Special thanks to Chris at The Graphic Classroom for letting me post this review. I share the opinions of the reviewer (except that Mr. Keirstead alway made history interesting), I just didn't see me having an opportunity to get my review done (and my knowledge of American History has significant gaps being Canadian and all). So thanks to the crew at The Graphic Classroom for this.
CAUSES OF THE AMERICAN REVOLUTION
FORMAT: CD-ROM and Comic
PUBLISHER: Learn Well Graphics
AUTHOR: Richard Keaton
ILLUSTRATOR: David B. Digby
The American Revolution
The Shot Heard ‘Round the World
The Proclamation of 1763
The Sugar Act of 1764
The Quartering Act of 1765
The Stamp Act of 1765
The Townsend Act of 1767
The Sons of Liberty
The French and Indian War
The Intolerable Acts of 1774
The Boston Massacre
The Boston Tea Party
As is stated in the title, this story follows the American Revolution and the causes behind it. This CD-ROM comic with printed booklet gives a concise overview of the taxation, boycotts, and the tensions between the colonists and the British Parliament which led to the American Revolution.
My Rating: Ages 11 and older
Publisher's Rating: Ages 11-17
Comics in the Classroom: No Rating
News-A-Rama: No Rating
History can seem boring to many children, especially when a teacher focuses on names and dates as opposed to concepts and deep understanding. CAUSES OF THE AMERICAN REVOLUTION by Richard Keaton at Learn Well Graphics has come up with a wonderful way to make history more accessible and interesting.
History requires discussion and explanation, yet Keaton does not overly emphasize exposition, but makes his points concisely. He stops the story, from time to time, to define a word to the reader and even offer pronunciation guides. The Lesson Plan CD offers a series of exercises for the students that can be printed off. There is a wealth of information chucked into a 33 pages of comic, but it is well worth it. This is, by far, a much better choice than a typical textbook and is perfect for school, beginning in the upper elementary grades.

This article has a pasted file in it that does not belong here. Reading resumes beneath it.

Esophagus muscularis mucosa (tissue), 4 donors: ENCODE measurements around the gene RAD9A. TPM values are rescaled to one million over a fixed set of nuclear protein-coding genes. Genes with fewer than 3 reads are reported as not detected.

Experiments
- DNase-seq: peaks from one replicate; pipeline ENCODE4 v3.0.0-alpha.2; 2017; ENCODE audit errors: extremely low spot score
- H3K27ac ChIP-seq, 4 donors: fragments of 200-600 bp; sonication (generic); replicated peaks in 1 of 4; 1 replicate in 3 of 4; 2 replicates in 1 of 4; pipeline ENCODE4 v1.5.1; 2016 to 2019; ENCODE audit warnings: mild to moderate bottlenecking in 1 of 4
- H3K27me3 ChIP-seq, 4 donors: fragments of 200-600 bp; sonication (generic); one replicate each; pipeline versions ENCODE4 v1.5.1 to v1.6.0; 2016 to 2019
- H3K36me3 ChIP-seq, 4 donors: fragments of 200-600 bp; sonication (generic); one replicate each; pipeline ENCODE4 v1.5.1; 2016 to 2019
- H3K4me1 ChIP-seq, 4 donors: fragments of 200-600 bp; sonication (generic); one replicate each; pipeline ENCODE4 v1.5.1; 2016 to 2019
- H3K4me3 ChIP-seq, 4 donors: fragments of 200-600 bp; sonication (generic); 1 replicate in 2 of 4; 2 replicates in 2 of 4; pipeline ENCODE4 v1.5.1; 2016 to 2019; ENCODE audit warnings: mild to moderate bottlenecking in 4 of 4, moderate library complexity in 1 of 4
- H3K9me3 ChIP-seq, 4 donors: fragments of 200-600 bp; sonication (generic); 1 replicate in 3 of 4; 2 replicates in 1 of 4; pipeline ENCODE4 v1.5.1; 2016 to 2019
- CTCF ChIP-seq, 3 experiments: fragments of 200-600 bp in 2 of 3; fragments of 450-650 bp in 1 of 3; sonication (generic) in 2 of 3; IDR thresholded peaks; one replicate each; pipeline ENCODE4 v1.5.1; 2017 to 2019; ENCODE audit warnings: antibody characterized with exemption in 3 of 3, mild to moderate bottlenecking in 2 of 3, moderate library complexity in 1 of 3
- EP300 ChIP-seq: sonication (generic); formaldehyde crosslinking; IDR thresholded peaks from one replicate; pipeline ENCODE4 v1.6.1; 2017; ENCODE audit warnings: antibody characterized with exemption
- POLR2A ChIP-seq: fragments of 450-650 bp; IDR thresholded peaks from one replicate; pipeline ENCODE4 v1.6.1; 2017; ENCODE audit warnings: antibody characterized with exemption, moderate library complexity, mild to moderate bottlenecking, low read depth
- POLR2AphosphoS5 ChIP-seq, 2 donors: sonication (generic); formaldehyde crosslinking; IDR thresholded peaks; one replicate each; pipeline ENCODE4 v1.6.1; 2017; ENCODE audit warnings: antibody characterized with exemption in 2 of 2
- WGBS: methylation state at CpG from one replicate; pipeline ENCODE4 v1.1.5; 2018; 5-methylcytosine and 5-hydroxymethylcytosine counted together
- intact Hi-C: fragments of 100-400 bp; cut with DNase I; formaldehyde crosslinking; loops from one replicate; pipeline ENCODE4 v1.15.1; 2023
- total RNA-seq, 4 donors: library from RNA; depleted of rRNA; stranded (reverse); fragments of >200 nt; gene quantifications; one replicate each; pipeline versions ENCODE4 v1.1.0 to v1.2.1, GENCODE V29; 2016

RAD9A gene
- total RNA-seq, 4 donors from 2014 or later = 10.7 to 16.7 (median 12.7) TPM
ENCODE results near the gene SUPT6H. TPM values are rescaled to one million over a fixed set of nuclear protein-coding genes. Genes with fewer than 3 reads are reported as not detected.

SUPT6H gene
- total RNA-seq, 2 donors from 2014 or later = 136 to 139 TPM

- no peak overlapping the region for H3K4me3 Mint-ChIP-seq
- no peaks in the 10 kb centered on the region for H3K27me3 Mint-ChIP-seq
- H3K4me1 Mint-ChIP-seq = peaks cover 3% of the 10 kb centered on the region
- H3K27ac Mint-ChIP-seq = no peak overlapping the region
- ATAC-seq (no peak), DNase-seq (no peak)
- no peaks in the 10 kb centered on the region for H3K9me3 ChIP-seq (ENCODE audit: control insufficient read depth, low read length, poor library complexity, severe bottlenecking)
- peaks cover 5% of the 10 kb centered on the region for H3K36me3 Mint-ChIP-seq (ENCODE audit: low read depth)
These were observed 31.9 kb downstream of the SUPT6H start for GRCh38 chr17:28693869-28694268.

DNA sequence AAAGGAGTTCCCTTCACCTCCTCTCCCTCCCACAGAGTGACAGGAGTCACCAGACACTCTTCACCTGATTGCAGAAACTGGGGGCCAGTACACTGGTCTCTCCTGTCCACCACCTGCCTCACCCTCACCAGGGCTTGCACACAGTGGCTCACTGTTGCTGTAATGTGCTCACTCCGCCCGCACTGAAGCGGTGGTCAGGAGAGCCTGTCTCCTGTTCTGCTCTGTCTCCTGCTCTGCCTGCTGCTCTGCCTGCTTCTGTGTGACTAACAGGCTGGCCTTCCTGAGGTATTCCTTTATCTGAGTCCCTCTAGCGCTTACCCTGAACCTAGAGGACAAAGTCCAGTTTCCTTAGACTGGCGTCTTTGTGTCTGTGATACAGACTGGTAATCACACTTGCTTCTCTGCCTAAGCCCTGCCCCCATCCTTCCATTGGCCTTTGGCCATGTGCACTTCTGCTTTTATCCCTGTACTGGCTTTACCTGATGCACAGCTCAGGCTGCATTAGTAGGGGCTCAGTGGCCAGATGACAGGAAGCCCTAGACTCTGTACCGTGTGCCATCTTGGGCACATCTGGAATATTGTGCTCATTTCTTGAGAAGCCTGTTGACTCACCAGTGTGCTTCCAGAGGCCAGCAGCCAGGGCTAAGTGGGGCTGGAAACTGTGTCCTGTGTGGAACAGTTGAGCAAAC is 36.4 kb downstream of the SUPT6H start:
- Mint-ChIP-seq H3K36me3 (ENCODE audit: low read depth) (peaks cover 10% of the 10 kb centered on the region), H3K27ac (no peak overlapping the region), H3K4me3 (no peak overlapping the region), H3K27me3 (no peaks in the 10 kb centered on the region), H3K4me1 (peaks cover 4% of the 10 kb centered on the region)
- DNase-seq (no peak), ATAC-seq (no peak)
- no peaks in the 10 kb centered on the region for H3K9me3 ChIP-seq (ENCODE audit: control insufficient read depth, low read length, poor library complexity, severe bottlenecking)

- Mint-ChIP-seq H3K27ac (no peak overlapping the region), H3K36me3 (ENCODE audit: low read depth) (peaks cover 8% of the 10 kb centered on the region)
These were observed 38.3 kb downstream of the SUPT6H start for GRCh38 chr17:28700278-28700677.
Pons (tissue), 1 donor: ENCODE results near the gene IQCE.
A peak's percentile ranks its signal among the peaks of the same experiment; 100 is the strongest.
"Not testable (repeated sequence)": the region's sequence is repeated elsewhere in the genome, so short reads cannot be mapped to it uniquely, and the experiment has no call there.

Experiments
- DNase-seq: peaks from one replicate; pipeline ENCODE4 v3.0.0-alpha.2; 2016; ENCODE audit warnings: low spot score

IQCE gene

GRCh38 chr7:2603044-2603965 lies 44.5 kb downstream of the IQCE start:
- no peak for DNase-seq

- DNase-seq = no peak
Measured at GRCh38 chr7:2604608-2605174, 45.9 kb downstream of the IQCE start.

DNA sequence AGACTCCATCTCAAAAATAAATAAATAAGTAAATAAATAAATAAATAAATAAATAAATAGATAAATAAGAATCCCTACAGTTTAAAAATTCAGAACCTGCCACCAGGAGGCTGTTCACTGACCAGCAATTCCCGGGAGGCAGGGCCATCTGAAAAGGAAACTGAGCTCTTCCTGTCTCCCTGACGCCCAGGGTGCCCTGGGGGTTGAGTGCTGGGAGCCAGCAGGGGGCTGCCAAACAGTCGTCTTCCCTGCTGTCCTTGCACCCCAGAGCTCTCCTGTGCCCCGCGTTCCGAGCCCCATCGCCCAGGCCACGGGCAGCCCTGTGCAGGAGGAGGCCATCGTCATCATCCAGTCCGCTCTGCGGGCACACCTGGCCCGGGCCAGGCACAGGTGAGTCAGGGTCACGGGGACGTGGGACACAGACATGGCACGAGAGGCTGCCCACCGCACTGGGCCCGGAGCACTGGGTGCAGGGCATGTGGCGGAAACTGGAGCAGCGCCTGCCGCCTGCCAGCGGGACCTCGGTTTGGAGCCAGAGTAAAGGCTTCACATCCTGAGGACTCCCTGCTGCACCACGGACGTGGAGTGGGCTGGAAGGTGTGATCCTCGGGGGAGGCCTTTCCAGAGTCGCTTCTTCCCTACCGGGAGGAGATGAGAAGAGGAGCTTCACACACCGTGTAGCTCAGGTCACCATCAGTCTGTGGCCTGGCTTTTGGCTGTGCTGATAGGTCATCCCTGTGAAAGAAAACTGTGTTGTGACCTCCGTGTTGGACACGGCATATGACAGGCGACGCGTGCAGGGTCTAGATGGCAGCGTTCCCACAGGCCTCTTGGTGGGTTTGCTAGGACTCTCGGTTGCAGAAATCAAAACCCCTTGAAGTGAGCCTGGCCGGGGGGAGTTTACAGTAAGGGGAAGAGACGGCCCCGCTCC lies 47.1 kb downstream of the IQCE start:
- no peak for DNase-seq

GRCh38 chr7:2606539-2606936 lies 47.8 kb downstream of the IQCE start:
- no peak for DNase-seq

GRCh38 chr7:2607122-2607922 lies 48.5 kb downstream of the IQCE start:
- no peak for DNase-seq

I did find one spelling mistake. The word was spelled “whoo”; it should have been spelled “whoa”. Spelling is a serious issue for any piece of professionally produced curriculum for the classroom and it should be corrected.
My criticism of this book, and it will prove true for the other book in the series, is the artwork. The illustrations are a bit juvenile for my taste. That is not to say that it is drawn in such a way as to attract young readers; rather, the illustrations are not of the high quality that I would expect to see in a mainstream comic book or other illustrated book for children or teens.
The rendering of the illustrations is a significant problem. There are some differences in the rendering of the art displayed on the interactive CD and the printed comic. The printed work has some art that is pixilated (has jagged edges that look like the picture was blown up too large). That does not appear to be a problem on the CD. Also, the art in the printed booklet is sometimes much darker and harder to interpret than its CD counterpart. Despite the fact that the rendering was better on the CD than the printed booklet, that does not have any effect on the quality of the images as a whole. I think the illustrator, if he spent more time developing his talent, would be able to really increase the quality and likeability of the entire series. To the illustrator's credit, the art was designed in color, which is a must for children. It would have been much easier and cheaper to produce this in black and white. They held out and utilized color.